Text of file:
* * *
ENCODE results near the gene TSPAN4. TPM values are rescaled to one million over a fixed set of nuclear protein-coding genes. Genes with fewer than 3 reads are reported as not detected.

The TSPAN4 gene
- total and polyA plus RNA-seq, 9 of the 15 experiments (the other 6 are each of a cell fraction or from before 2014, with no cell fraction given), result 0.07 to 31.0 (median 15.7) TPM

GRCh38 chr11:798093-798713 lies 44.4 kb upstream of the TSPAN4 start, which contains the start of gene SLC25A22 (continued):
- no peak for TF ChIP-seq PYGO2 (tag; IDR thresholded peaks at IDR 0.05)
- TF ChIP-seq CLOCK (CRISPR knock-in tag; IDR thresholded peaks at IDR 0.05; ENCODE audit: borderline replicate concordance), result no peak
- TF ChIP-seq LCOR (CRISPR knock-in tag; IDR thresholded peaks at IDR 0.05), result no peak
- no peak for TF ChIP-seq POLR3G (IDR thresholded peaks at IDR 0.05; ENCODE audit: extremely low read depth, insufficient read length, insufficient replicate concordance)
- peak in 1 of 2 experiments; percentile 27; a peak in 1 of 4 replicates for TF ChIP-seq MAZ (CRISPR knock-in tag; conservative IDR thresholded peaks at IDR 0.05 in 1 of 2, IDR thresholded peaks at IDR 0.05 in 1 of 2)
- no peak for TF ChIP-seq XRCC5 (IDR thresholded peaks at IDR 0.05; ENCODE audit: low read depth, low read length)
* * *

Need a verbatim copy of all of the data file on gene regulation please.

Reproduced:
ENCODE results near the gene TSPAN4. TPM values are rescaled to one million over a fixed set of nuclear protein-coding genes. Genes with fewer than 3 reads are reported as not detected.

The TSPAN4 gene
- total and polyA plus RNA-seq, 9 of the 15 experiments (the other 6 are each of a cell fraction or from before 2014, with no cell fraction given), result 0.07 to 31.0 (median 15.7) TPM

GRCh38 chr11:798093-798713 lies 44.4 kb upstream of the TSPAN4 start, which contains the start of gene SLC25A22 (continued):
- no peak for TF ChIP-seq PYGO2 (tag; IDR thresholded peaks at IDR 0.05)
- TF ChIP-seq CLOCK (CRISPR knock-in tag; IDR thresholded peaks at IDR 0.05; ENCODE audit: borderline replicate concordance), result no peak
- TF ChIP-seq LCOR (CRISPR knock-in tag; IDR thresholded peaks at IDR 0.05), result no peak
- no peak for TF ChIP-seq POLR3G (IDR thresholded peaks at IDR 0.05; ENCODE audit: extremely low read depth, insufficient read length, insufficient replicate concordance)
- peak in 1 of 2 experiments; percentile 27; a peak in 1 of 4 replicates for TF ChIP-seq MAZ (CRISPR knock-in tag; conservative IDR thresholded peaks at IDR 0.05 in 1 of 2, IDR thresholded peaks at IDR 0.05 in 1 of 2)
- no peak for TF ChIP-seq XRCC5 (IDR thresholded peaks at IDR 0.05; ENCODE audit: low read depth, low read length)